http://en.wikipedia.org/wiki/Heat_death_of_the_universe

If we lived an indefinite amount of time, how good would the pro sc2 players be? imagine that. Perfect macro/micro, Machiavellian strategies...
how good would you be after a few thousand years of playing?
Edited by TheCulture on 3/15/2012 6:17 AM PDT
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Simply put, no reason to NOT circumvent death. But by the time that technology is discovered/used, we will have a society much more similar to "The Venus Project" (not an advocate, but I do see the logic behind it) rather than a money-based competitive and inhumane one.

Would be great, imo.

a society based on science, sounds all well and good but what does that mean?
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Posts: 1,411

a society based on science, sounds all well and good but what does that mean?


?

Communities of people making choices based on reason, empirical evidence and rationality.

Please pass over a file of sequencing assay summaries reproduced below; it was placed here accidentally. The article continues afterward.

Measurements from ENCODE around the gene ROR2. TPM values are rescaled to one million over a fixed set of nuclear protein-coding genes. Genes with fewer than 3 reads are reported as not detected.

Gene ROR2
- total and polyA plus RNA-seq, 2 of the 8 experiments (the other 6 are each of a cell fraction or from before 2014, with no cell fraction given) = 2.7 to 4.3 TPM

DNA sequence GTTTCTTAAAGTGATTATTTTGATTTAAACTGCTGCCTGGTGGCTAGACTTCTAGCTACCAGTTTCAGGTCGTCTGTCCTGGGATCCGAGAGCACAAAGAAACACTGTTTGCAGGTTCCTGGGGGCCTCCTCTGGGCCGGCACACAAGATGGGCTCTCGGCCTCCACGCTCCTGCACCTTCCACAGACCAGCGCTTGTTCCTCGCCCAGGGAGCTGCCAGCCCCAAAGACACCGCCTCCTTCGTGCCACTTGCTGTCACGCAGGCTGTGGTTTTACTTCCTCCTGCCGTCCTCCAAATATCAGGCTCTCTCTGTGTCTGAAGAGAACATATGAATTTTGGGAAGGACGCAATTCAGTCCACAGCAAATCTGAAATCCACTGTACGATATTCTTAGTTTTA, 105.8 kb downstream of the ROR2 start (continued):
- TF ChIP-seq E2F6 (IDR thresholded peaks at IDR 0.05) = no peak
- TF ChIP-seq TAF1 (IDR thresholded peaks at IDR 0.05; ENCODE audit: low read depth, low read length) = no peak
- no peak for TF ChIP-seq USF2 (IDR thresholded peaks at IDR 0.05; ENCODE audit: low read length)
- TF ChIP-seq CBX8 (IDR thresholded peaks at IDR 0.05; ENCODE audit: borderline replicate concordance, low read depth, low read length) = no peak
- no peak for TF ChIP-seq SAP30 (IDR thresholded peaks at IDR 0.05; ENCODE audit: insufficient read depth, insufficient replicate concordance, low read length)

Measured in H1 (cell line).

Yes... I see... how... this...would be... a bad thing... as opposed to what we.... have... now ?

<--- confuseddogface.jpg
Edited by MODAX on 3/20/2012 5:00 AM PDT
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Well Immortality is nothing without a good life. Address the world's current problems then maybe think about extending natural life.
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03/27/2012 01:48 PMPosted by UltraNoob
Well Immortality is nothing without a good life. Address the world's current problems then maybe think about extending natural life.


The problems are not in competition with each other.
In order to achieve 'immortality' or at least an indefinite lifespan, we'd need to cure diseases or make them non-fatal to everyone.

One of the worlds greatest problems, that stops everyone from living a good life is illness caused by aging.
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03/28/2012 08:29 PMPosted by TheCulture
Well Immortality is nothing without a good life. Address the world's current problems then maybe think about extending natural life.


The problems are not in competition with each other.
In order to achieve 'immortality' or at least an indefinite lifespan, we'd need to cure diseases or make them non-fatal to everyone.

One of the worlds greatest problems, that stops everyone from living a good life is illness caused by aging.


No I meant the other problems besides that: World Hunger, Terrorism, First World Society now, COD, Drugs, Nuclear Weapons, Global Warming, Sexual Immorality, Etc...